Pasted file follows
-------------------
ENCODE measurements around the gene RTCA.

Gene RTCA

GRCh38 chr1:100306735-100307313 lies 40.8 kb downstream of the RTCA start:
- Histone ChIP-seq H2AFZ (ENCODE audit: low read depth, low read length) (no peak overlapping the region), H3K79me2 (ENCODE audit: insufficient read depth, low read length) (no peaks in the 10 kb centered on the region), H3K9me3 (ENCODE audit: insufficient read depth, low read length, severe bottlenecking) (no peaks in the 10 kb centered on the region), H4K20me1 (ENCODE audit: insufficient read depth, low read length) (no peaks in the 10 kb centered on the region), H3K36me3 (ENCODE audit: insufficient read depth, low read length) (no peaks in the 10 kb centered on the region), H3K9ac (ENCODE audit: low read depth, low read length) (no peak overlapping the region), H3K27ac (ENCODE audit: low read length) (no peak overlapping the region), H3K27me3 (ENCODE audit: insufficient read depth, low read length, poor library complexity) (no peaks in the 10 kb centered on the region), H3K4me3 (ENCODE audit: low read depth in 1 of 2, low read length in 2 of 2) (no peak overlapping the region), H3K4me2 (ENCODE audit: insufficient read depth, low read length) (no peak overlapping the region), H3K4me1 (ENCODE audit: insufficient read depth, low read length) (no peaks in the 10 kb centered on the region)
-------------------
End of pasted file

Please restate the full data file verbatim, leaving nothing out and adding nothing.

ENCODE measurements around the gene RTCA.

Gene RTCA

GRCh38 chr1:100306735-100307313 lies 40.8 kb downstream of the RTCA start:
- Histone ChIP-seq H2AFZ (ENCODE audit: low read depth, low read length) (no peak overlapping the region), H3K79me2 (ENCODE audit: insufficient read depth, low read length) (no peaks in the 10 kb centered on the region), H3K9me3 (ENCODE audit: insufficient read depth, low read length, severe bottlenecking) (no peaks in the 10 kb centered on the region), H4K20me1 (ENCODE audit: insufficient read depth, low read length) (no peaks in the 10 kb centered on the region), H3K36me3 (ENCODE audit: insufficient read depth, low read length) (no peaks in the 10 kb centered on the region), H3K9ac (ENCODE audit: low read depth, low read length) (no peak overlapping the region), H3K27ac (ENCODE audit: low read length) (no peak overlapping the region), H3K27me3 (ENCODE audit: insufficient read depth, low read length, poor library complexity) (no peaks in the 10 kb centered on the region), H3K4me3 (ENCODE audit: low read depth in 1 of 2, low read length in 2 of 2) (no peak overlapping the region), H3K4me2 (ENCODE audit: insufficient read depth, low read length) (no peak overlapping the region), H3K4me1 (ENCODE audit: insufficient read depth, low read length) (no peaks in the 10 kb centered on the region)